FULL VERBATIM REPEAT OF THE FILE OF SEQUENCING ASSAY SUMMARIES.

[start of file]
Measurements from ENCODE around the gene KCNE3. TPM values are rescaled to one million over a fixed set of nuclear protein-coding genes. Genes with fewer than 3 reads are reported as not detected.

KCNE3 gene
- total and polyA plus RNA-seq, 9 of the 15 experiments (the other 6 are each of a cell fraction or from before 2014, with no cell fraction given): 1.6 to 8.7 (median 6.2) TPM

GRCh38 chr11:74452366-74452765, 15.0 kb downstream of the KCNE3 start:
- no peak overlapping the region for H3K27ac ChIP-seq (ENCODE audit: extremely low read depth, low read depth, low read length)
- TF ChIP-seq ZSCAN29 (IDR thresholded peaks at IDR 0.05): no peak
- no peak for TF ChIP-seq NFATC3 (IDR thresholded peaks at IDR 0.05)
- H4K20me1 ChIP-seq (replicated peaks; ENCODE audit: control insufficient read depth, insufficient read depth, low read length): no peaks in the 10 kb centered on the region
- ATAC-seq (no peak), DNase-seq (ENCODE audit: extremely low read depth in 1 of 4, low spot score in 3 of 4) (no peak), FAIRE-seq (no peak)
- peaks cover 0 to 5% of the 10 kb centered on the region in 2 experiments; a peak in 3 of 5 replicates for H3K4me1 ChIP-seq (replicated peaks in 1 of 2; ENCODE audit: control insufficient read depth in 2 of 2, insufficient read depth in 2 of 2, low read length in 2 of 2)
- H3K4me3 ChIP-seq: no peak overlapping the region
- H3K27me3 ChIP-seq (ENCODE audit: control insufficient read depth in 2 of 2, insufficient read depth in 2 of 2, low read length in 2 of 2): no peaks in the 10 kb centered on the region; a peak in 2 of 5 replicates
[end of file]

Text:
Measurements from ENCODE around the gene KCNE3. TPM values are rescaled to one million over a fixed set of nuclear protein-coding genes. Genes with fewer than 3 reads are reported as not detected.

KCNE3 gene
- total and polyA plus RNA-seq, 9 of the 15 experiments (the other 6 are each of a cell fraction or from before 2014, with no cell fraction given): 1.6 to 8.7 (median 6.2) TPM

GRCh38 chr11:74452366-74452765, 15.0 kb downstream of the KCNE3 start:
- no peak overlapping the region for H3K27ac ChIP-seq (ENCODE audit: extremely low read depth, low read depth, low read length)
- TF ChIP-seq ZSCAN29 (IDR thresholded peaks at IDR 0.05): no peak
- no peak for TF ChIP-seq NFATC3 (IDR thresholded peaks at IDR 0.05)
- H4K20me1 ChIP-seq (replicated peaks; ENCODE audit: control insufficient read depth, insufficient read depth, low read length): no peaks in the 10 kb centered on the region
- ATAC-seq (no peak), DNase-seq (ENCODE audit: extremely low read depth in 1 of 4, low spot score in 3 of 4) (no peak), FAIRE-seq (no peak)
- peaks cover 0 to 5% of the 10 kb centered on the region in 2 experiments; a peak in 3 of 5 replicates for H3K4me1 ChIP-seq (replicated peaks in 1 of 2; ENCODE audit: control insufficient read depth in 2 of 2, insufficient read depth in 2 of 2, low read length in 2 of 2)
- H3K4me3 ChIP-seq: no peak overlapping the region
- H3K27me3 ChIP-seq (ENCODE audit: control insufficient read depth in 2 of 2, insufficient read depth in 2 of 2, low read length in 2 of 2): no peaks in the 10 kb centered on the region; a peak in 2 of 5 replicates